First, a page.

Regular readers of this column will know that the risk equation has two elements: likelihood (probability) and consequence (impact). They will also be aware that these two elements may be mitigated by the application of control(s). The likelihood element is usually measured using some form of probability scale, whilst the consequence tends to be measured by financial impact. The two elements are then multiplied together to predict the hit on the enterprise’s bottom line.
I accept that this is being expressed in simplistic terms, but when you only have a thousand or so words to play with, it’s the best I can do. The mitigation of each element by the implementation of some form of control implies that there is a raw state where no controls are in place (inherent risk) and a managed state, which assumes that the controls are effectively operating (residual risk).
Residual risk does not imply no risk, but is effectively what the enterprise agrees to live with and ultimately becomes the retained risk for the enterprise.
This retained risk may be known to the board whom accept it, or it may remain unknown by them and accepted by default. This latter situation is very common for IT risks, were the board often abdicates its responsibility on the basis that it is either too difficult to understand, or cannot fully comprehend the impact. This is, of course, the responsibility of the CIO, who must clearly explain the consequences of an attack in business terms. Statements such as ‘Port 80 on the firewall is insecure’, may be technically correct, but cut little ice with the board.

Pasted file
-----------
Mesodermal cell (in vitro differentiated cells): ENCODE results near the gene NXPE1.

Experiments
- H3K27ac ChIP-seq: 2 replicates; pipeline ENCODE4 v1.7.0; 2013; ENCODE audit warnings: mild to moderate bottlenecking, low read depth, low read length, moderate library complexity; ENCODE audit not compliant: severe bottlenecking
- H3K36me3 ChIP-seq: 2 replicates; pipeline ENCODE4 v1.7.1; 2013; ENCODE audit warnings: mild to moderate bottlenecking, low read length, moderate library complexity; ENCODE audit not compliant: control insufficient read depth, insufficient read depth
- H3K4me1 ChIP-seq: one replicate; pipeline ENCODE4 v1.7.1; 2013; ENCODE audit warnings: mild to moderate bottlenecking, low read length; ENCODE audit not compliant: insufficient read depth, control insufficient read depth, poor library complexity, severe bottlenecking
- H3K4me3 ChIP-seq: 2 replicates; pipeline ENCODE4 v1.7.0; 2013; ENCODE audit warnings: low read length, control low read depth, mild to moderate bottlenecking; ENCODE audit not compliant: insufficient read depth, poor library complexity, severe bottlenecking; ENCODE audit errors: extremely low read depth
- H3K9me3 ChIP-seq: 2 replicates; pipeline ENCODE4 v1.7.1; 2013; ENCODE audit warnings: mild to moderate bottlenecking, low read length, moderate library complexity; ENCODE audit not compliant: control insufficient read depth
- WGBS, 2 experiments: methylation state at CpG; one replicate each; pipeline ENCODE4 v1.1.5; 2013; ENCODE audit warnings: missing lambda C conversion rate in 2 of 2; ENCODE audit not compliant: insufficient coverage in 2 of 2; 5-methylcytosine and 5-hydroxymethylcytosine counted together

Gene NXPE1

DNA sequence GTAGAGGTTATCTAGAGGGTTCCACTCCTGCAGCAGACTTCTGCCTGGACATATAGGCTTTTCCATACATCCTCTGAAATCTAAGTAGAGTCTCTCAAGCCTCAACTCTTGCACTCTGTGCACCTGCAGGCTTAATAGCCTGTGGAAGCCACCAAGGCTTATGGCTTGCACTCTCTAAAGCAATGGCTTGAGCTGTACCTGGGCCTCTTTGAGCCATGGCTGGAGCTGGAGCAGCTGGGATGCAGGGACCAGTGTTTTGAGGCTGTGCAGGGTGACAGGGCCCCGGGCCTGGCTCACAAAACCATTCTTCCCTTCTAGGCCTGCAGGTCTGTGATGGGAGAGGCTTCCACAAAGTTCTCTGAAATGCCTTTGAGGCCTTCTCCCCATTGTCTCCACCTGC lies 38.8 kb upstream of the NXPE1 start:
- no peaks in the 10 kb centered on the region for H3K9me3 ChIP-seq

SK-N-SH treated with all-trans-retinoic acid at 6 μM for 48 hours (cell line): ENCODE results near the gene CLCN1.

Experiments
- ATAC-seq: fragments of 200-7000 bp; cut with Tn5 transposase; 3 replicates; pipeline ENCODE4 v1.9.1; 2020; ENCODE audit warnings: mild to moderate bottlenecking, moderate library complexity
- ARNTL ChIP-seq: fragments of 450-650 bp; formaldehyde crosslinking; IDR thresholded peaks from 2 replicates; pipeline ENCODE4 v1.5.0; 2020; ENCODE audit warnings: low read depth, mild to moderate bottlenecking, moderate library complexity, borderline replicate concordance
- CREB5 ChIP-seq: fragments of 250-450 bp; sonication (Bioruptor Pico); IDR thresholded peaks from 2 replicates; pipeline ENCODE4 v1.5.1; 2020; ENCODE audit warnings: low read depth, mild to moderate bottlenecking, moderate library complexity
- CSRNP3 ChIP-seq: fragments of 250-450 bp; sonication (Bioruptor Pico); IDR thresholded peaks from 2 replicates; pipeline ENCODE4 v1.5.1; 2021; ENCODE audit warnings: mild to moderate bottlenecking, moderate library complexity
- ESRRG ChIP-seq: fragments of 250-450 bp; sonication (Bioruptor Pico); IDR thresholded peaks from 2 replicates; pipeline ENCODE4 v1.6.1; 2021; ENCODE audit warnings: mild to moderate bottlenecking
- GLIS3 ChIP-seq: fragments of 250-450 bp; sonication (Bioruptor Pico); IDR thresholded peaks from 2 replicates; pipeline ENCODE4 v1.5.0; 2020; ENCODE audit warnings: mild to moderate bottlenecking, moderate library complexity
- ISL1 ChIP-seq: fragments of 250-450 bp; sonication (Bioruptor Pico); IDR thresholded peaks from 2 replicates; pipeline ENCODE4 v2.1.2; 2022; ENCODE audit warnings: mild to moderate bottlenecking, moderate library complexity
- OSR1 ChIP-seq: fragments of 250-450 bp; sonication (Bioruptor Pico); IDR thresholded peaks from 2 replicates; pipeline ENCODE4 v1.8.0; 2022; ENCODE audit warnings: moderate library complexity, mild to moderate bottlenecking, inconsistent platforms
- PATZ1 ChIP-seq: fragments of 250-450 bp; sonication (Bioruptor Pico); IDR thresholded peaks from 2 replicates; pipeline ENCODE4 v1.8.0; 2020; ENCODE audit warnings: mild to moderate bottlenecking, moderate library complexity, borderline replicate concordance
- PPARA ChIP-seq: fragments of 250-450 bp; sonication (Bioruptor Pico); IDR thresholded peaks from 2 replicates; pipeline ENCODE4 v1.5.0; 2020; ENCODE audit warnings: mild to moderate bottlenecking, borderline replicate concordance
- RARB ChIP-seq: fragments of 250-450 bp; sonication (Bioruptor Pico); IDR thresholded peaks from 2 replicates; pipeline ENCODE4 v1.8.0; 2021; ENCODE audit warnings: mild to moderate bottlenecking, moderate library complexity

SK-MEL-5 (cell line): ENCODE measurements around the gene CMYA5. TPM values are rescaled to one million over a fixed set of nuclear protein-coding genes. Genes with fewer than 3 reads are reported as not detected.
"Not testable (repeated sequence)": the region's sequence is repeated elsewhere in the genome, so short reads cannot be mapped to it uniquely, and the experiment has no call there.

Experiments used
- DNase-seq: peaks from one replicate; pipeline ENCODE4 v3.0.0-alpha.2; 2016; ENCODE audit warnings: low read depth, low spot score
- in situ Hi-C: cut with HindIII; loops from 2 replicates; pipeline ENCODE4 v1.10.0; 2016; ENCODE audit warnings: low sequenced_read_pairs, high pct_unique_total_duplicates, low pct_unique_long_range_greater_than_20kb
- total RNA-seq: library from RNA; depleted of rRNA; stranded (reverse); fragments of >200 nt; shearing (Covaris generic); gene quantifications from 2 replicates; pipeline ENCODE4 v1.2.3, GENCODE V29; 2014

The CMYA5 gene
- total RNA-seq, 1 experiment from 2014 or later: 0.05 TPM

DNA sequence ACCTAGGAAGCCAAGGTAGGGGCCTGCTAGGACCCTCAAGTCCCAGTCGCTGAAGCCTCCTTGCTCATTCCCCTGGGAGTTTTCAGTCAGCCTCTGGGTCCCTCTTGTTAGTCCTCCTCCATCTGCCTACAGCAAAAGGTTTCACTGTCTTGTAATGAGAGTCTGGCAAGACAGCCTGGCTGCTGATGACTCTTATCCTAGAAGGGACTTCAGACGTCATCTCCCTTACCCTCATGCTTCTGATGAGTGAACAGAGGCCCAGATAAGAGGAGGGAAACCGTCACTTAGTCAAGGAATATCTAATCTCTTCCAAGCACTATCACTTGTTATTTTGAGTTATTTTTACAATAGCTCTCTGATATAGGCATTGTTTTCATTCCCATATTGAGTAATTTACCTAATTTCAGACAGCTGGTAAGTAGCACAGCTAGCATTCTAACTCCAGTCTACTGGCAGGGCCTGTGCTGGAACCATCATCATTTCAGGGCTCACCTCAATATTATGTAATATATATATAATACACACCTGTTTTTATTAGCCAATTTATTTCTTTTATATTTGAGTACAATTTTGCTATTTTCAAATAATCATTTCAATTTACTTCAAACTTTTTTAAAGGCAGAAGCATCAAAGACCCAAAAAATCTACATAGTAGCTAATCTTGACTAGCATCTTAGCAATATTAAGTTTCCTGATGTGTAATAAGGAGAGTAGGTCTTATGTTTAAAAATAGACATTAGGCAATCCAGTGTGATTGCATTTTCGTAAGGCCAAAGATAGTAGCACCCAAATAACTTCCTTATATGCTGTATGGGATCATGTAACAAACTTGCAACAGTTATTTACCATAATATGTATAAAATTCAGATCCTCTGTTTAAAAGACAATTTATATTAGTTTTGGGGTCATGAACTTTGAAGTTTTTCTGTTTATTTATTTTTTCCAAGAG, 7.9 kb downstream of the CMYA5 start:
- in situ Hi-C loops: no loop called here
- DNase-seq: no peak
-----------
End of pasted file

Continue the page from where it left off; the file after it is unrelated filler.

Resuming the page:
For this retained risk to be meaningful it is obvious that both elements of the risk equation are accurate and here comes the problem. The likelihood is basically an informed guess and consequence must include the full impact if the risk crystallises.
When we consider cyber-attacks it would be safer to assume the likelihood is absolute at the inherent risk level, and still pretty high at residual risk, and before you start shouting ‘firewall’ and ‘anti-malware’ at me please remember all of the companies that have suffered embarrassing cyber-attacks in the last few years.
They had all of those things, but the attack still succeeded: centrifuges were persuaded to run at a damaging speed; state secrets were released to the media and customer financial data was stolen. So it may be prudent to assume that an attack will be successful.
The question then becomes: what is the impact and how do we handle it? The impact of bad publicity is difficult to estimate, but we must at least consider the potential loss of customers, a drop in the share price for a listed company and potential regulatory sanctions.
The problem then becomes one of damage limitation. Talk-Talk, the telecoms company received more stick for not quickly owning up to the theft of customer data, than it did for the scale of the problem (which ultimately turned out to be less than originally estimated). So careful handling of the media is at least as important, perhaps more so, than the technical response.